Whisky Magazine Issue 125
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Glenmorangie and the importance of travel retail
For once you have tasted flight you will walk the earth with your eyes turned skywards, for there you have been and there you will long to return.' Leonardo da Vinci's imagination knew few bounds, but his notes and sketches on flight give no indication as to whether even he could have seen what the future would make of the space between that longing and its final satisfaction, the time it takes from walking to flying, that sliver of existence now so explored – mined, enriched, enlarged – as to qualify, to paraphrase L'Oreal's Barbara Lavernos, as being a continent in its own right.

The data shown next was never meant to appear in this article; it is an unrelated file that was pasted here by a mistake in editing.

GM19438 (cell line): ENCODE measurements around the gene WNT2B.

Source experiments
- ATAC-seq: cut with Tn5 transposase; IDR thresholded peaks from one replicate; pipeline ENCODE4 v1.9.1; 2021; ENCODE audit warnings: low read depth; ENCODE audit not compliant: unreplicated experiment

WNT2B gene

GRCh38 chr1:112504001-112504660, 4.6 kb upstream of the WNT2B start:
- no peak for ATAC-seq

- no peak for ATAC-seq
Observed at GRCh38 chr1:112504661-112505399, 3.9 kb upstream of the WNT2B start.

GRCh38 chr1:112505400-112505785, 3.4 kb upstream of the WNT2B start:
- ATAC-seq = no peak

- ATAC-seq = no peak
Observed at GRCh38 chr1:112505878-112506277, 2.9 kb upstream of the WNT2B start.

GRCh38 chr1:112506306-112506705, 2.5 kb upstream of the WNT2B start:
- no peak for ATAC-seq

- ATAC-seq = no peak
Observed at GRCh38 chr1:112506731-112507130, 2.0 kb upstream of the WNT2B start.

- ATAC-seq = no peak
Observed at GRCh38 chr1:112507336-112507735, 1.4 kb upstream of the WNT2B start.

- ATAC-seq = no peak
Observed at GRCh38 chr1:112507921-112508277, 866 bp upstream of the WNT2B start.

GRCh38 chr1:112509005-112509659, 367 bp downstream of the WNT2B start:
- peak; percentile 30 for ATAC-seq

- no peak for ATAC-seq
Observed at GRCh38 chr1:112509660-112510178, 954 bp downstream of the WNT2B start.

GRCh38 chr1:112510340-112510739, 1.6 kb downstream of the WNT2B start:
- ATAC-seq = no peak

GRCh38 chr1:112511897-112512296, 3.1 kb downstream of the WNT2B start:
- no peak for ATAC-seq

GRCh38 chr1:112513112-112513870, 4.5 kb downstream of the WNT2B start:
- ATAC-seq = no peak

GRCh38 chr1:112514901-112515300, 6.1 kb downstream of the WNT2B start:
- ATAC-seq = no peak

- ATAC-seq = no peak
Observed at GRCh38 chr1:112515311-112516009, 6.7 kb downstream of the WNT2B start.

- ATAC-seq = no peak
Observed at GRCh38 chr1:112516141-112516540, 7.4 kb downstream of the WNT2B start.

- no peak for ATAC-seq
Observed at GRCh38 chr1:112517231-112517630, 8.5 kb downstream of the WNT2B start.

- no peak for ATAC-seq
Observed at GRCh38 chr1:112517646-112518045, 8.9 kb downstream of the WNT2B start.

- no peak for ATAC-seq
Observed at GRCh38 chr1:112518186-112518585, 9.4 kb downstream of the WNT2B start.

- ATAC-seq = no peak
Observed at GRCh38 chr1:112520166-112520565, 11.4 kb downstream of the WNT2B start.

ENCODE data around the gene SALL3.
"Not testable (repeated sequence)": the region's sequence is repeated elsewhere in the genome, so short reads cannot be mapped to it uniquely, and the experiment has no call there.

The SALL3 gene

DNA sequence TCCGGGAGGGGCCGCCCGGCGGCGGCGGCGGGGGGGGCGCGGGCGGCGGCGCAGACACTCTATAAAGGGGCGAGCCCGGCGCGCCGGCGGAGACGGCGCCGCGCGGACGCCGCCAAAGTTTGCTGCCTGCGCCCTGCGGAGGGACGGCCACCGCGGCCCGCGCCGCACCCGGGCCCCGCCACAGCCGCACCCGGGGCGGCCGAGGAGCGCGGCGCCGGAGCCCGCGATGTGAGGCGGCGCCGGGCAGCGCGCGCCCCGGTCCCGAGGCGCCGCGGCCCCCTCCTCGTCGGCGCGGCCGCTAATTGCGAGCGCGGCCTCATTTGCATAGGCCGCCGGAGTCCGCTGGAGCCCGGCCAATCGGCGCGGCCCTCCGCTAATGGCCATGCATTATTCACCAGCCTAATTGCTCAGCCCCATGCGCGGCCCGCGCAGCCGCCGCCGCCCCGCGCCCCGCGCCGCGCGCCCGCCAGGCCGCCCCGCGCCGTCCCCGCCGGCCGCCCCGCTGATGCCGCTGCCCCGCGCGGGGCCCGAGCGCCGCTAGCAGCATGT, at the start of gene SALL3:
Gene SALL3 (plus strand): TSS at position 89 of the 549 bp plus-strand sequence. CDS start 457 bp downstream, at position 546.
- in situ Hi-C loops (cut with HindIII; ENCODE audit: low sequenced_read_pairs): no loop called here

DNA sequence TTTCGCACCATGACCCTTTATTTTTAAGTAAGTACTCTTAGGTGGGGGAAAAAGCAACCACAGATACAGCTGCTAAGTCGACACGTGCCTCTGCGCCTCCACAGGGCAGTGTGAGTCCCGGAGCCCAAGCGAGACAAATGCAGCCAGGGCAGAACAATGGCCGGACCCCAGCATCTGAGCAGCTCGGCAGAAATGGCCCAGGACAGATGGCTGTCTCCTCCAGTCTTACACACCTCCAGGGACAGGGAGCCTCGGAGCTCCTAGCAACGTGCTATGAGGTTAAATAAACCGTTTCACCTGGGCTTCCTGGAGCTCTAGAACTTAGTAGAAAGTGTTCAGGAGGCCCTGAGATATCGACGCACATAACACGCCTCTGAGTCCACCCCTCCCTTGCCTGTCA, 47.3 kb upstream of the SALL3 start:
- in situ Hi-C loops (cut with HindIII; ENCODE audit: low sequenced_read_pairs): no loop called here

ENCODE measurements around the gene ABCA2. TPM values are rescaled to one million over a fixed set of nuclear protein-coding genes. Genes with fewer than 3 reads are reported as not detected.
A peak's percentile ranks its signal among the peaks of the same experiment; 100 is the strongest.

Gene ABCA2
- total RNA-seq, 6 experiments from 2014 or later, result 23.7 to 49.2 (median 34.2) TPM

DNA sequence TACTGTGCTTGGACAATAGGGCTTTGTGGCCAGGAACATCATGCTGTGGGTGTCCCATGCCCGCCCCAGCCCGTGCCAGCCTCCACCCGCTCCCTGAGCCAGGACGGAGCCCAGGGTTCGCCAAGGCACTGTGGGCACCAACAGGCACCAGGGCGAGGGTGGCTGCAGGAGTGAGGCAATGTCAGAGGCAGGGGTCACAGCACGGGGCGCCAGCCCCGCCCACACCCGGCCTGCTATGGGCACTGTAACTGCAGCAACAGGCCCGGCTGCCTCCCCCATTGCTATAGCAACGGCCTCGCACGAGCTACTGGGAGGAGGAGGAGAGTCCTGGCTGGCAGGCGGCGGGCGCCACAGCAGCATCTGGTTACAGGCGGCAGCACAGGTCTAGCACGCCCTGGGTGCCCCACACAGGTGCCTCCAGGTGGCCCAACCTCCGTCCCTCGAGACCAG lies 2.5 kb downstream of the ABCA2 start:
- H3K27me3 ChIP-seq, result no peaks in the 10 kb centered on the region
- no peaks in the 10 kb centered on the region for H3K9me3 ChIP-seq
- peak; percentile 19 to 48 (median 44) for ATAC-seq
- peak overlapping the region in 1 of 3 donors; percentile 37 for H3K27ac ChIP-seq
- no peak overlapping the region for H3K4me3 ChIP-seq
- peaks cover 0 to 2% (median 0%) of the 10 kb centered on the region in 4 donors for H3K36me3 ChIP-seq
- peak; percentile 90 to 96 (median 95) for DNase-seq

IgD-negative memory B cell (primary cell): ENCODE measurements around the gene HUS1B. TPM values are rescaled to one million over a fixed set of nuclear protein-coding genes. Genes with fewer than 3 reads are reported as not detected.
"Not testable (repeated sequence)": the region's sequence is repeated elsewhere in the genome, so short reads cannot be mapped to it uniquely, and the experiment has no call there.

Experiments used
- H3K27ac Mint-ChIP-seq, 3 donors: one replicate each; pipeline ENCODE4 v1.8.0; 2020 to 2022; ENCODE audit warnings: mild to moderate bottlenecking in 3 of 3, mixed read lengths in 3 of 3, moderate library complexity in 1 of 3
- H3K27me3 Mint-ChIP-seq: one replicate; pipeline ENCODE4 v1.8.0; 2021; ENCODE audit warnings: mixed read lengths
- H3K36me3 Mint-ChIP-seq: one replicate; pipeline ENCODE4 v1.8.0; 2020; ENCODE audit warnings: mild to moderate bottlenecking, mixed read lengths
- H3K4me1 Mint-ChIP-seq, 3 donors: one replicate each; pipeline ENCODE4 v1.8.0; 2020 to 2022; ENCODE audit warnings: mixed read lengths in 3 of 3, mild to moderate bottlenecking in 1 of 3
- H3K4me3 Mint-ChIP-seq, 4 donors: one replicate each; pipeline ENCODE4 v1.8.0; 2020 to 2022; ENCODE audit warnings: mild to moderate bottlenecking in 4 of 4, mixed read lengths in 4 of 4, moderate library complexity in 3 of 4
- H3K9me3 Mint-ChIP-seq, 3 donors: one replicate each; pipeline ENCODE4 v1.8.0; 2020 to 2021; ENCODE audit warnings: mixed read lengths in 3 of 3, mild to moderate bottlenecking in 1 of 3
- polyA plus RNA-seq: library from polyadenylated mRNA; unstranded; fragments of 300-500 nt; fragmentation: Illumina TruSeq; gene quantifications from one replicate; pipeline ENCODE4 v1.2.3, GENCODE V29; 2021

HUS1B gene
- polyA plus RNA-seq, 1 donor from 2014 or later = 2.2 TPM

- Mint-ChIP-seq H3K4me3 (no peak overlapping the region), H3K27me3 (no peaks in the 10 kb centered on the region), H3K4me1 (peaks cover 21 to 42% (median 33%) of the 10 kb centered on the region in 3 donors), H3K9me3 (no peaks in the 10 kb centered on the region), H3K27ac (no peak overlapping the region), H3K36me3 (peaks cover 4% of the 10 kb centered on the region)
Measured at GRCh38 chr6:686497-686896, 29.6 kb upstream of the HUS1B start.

It's a metaphor, of course, but only just, and not nearly as rhetorical as it might first appear. The world of departures – of the duty free, of travel retail – is the tiny and narrow walkway along which 15 per cent of the globe's population wander, its enforced wait softened and stimulated by the opportunity to shop, eat and drink. Last year a billion people spent nearly £31 billion in travel retail. In 2019, that will have risen to around £64 billion, which to put things in context is the net worth of Facebook. Easy to see why Lavernos should have labelled it the sixth continent – officially also ferries, ships and border stores, but in reality a market dominated by airports.
While I'm old enough to have witnessed a get-what-you're-given bargain bucket culture of stacks of fags and booze become one of retail's fastest growing sectors, my real education as to the Final Frontier...